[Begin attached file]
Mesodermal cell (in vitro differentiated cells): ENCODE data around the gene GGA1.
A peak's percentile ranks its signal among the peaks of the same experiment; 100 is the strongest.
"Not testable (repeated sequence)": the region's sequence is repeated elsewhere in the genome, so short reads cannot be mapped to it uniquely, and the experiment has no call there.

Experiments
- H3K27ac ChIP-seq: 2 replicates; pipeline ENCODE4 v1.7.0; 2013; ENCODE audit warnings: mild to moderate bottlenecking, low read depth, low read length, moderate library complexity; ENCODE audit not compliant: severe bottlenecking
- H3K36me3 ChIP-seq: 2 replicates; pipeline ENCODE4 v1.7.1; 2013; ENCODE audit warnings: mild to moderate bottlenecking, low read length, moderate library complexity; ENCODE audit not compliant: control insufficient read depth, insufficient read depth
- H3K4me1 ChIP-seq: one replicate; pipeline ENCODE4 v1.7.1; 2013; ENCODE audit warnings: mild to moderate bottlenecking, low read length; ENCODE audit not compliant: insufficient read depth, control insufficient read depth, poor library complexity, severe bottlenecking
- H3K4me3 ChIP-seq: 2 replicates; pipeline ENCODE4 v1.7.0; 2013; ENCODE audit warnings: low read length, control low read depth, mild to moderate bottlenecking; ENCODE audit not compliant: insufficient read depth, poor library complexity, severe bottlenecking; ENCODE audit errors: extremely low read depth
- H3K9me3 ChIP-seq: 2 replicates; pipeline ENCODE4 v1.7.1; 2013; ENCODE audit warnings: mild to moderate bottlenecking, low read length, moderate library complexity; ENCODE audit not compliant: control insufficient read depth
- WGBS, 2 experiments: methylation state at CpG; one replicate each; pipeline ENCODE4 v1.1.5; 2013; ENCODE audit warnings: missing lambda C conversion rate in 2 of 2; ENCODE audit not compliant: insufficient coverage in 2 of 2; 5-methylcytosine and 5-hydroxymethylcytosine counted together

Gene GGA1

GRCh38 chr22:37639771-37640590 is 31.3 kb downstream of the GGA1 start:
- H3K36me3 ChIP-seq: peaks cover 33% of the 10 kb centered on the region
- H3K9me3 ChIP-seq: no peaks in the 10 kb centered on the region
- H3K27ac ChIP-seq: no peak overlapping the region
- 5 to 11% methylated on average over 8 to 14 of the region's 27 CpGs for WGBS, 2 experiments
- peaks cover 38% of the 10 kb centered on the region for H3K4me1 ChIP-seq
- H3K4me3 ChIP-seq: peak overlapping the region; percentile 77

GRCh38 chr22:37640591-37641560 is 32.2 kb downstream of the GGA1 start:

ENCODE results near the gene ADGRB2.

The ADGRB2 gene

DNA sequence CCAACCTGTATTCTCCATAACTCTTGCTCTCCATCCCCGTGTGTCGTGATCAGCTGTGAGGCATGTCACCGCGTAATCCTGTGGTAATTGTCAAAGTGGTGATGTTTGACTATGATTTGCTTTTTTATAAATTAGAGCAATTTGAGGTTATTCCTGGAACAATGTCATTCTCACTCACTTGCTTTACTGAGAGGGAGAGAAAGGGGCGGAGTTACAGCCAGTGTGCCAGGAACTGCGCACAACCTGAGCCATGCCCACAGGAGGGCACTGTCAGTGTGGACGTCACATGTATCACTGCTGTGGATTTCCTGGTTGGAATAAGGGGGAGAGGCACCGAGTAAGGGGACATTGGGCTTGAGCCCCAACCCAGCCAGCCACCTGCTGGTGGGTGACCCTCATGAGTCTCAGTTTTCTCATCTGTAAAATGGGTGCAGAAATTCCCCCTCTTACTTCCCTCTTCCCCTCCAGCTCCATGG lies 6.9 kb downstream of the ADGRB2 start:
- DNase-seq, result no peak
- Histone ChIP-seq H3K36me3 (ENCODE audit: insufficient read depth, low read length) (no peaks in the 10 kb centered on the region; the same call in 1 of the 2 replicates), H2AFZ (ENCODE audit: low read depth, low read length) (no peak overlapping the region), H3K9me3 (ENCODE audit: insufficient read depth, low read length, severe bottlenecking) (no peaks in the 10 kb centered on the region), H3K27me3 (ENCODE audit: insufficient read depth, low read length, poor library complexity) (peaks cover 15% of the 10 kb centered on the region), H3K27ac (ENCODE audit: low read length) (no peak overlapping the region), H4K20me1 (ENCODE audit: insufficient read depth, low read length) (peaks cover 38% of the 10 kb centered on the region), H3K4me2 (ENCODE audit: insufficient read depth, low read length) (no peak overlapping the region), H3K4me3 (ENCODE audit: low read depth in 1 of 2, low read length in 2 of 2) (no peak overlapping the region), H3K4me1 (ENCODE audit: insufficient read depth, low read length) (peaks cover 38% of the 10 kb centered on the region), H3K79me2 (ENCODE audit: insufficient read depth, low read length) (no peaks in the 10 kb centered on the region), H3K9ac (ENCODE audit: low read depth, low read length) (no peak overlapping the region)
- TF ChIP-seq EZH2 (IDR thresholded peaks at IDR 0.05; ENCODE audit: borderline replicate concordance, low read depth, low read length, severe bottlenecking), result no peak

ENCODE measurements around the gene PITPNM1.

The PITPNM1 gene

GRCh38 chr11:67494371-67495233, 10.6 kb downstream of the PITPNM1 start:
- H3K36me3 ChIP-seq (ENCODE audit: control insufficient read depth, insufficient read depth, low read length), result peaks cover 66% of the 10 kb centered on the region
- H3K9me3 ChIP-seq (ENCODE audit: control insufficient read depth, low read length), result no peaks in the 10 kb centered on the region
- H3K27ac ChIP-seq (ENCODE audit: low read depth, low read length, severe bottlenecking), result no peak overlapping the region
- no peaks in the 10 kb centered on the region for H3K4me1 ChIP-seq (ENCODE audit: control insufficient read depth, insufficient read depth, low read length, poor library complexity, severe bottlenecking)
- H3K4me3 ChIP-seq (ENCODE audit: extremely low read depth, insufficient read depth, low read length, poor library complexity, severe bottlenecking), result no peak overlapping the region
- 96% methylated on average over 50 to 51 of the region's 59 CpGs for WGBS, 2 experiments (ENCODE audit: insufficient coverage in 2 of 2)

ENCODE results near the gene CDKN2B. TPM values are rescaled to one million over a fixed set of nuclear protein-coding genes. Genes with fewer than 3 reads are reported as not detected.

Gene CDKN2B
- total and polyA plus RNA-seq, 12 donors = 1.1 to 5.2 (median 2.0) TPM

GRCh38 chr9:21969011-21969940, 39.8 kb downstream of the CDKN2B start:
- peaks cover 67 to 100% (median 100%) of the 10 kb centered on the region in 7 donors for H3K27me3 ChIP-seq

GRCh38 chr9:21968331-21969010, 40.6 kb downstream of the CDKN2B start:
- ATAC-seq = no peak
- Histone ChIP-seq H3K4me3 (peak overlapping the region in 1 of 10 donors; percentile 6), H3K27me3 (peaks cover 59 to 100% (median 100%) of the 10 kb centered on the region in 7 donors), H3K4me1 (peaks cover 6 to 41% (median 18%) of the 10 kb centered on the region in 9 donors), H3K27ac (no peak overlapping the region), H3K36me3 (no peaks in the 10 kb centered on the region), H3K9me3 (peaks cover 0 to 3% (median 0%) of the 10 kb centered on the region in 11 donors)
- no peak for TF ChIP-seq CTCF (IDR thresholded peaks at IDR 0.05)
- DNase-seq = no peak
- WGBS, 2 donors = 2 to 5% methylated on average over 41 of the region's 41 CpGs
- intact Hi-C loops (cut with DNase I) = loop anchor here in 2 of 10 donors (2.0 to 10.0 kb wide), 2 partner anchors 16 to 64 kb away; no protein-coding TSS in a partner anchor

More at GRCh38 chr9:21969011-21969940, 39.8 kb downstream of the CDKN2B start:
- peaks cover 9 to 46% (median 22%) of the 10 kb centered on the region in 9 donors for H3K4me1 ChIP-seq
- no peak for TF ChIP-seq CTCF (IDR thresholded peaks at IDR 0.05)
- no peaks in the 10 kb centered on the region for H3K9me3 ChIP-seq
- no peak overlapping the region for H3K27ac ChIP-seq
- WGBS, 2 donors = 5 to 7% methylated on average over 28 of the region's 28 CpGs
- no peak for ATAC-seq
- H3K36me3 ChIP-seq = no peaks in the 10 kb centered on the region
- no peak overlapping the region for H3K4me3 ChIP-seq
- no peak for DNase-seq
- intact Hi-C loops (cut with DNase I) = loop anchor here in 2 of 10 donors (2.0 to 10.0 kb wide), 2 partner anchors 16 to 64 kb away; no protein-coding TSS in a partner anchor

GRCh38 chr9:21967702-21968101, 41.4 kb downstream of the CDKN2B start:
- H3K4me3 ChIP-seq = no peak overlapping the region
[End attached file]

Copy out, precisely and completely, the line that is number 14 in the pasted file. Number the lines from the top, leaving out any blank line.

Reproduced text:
- H3K9me3 ChIP-seq: no peaks in the 10 kb centered on the region